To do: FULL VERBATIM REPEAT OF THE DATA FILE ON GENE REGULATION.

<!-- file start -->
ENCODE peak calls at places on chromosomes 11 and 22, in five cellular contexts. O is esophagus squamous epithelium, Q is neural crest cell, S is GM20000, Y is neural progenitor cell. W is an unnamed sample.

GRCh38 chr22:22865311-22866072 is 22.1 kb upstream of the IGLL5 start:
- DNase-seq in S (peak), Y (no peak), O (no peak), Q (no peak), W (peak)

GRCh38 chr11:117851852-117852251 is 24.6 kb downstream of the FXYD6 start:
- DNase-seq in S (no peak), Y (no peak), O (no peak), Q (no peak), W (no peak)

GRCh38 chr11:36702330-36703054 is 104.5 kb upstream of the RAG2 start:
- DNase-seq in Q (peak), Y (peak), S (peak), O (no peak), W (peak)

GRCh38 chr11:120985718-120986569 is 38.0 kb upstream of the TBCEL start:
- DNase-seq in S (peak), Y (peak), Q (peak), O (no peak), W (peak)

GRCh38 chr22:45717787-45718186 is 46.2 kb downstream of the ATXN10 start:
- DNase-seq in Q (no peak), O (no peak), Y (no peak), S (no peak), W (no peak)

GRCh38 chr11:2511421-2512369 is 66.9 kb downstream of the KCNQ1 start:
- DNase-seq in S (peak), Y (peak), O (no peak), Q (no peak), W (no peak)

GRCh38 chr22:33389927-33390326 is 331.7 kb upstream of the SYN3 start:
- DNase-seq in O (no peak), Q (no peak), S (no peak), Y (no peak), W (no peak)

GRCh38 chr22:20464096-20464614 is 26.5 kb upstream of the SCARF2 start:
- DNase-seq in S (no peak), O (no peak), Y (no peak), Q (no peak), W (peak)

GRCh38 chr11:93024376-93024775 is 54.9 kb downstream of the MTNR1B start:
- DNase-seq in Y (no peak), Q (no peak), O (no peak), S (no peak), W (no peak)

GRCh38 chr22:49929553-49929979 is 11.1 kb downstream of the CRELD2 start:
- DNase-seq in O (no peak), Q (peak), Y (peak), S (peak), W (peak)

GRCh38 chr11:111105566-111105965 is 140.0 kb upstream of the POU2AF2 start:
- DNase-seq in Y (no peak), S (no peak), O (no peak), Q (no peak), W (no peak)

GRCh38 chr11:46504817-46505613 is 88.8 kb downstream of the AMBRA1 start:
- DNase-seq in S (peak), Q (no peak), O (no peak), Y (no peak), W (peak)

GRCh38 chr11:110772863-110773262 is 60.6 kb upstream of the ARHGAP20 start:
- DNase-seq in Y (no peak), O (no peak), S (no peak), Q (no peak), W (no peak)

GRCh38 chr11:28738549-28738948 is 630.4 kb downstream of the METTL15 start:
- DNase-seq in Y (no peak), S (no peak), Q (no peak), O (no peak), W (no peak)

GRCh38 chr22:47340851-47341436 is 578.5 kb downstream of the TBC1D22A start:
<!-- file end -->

ENCODE peak calls at places on chromosomes 11 and 22, in five cellular contexts. O is esophagus squamous epithelium, Q is neural crest cell, S is GM20000, Y is neural progenitor cell. W is an unnamed sample.

GRCh38 chr22:22865311-22866072 is 22.1 kb upstream of the IGLL5 start:
- DNase-seq in S (peak), Y (no peak), O (no peak), Q (no peak), W (peak)

GRCh38 chr11:117851852-117852251 is 24.6 kb downstream of the FXYD6 start:
- DNase-seq in S (no peak), Y (no peak), O (no peak), Q (no peak), W (no peak)

GRCh38 chr11:36702330-36703054 is 104.5 kb upstream of the RAG2 start:
- DNase-seq in Q (peak), Y (peak), S (peak), O (no peak), W (peak)

GRCh38 chr11:120985718-120986569 is 38.0 kb upstream of the TBCEL start:
- DNase-seq in S (peak), Y (peak), Q (peak), O (no peak), W (peak)

GRCh38 chr22:45717787-45718186 is 46.2 kb downstream of the ATXN10 start:
- DNase-seq in Q (no peak), O (no peak), Y (no peak), S (no peak), W (no peak)

GRCh38 chr11:2511421-2512369 is 66.9 kb downstream of the KCNQ1 start:
- DNase-seq in S (peak), Y (peak), O (no peak), Q (no peak), W (no peak)

GRCh38 chr22:33389927-33390326 is 331.7 kb upstream of the SYN3 start:
- DNase-seq in O (no peak), Q (no peak), S (no peak), Y (no peak), W (no peak)

GRCh38 chr22:20464096-20464614 is 26.5 kb upstream of the SCARF2 start:
- DNase-seq in S (no peak), O (no peak), Y (no peak), Q (no peak), W (peak)

GRCh38 chr11:93024376-93024775 is 54.9 kb downstream of the MTNR1B start:
- DNase-seq in Y (no peak), Q (no peak), O (no peak), S (no peak), W (no peak)

GRCh38 chr22:49929553-49929979 is 11.1 kb downstream of the CRELD2 start:
- DNase-seq in O (no peak), Q (peak), Y (peak), S (peak), W (peak)

GRCh38 chr11:111105566-111105965 is 140.0 kb upstream of the POU2AF2 start:
- DNase-seq in Y (no peak), S (no peak), O (no peak), Q (no peak), W (no peak)

GRCh38 chr11:46504817-46505613 is 88.8 kb downstream of the AMBRA1 start:
- DNase-seq in S (peak), Q (no peak), O (no peak), Y (no peak), W (peak)

GRCh38 chr11:110772863-110773262 is 60.6 kb upstream of the ARHGAP20 start:
- DNase-seq in Y (no peak), O (no peak), S (no peak), Q (no peak), W (no peak)

GRCh38 chr11:28738549-28738948 is 630.4 kb downstream of the METTL15 start:
- DNase-seq in Y (no peak), S (no peak), Q (no peak), O (no peak), W (no peak)

GRCh38 chr22:47340851-47341436 is 578.5 kb downstream of the TBC1D22A start: